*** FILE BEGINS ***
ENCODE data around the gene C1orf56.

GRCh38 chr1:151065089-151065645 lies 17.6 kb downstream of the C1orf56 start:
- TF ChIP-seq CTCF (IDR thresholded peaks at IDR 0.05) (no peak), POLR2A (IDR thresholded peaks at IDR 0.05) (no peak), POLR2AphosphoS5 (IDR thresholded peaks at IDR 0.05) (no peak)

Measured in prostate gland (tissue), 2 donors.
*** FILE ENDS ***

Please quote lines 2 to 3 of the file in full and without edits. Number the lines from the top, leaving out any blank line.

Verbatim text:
GRCh38 chr1:151065089-151065645 lies 17.6 kb downstream of the C1orf56 start:
- TF ChIP-seq CTCF (IDR thresholded peaks at IDR 0.05) (no peak), POLR2A (IDR thresholded peaks at IDR 0.05) (no peak), POLR2AphosphoS5 (IDR thresholded peaks at IDR 0.05) (no peak)